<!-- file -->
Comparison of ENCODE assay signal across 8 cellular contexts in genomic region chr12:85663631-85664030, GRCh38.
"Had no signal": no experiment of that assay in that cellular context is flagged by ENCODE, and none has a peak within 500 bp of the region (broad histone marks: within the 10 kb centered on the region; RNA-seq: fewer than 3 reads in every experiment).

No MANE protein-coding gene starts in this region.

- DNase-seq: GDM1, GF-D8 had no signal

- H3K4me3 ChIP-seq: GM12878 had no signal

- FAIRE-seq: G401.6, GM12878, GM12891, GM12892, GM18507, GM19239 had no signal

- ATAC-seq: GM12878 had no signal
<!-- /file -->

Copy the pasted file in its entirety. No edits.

Comparison of ENCODE assay signal across 8 cellular contexts in genomic region chr12:85663631-85664030, GRCh38.
"Had no signal": no experiment of that assay in that cellular context is flagged by ENCODE, and none has a peak within 500 bp of the region (broad histone marks: within the 10 kb centered on the region; RNA-seq: fewer than 3 reads in every experiment).

No MANE protein-coding gene starts in this region.

- DNase-seq: GDM1, GF-D8 had no signal

- H3K4me3 ChIP-seq: GM12878 had no signal

- FAIRE-seq: G401.6, GM12878, GM12891, GM12892, GM18507, GM19239 had no signal

- ATAC-seq: GM12878 had no signal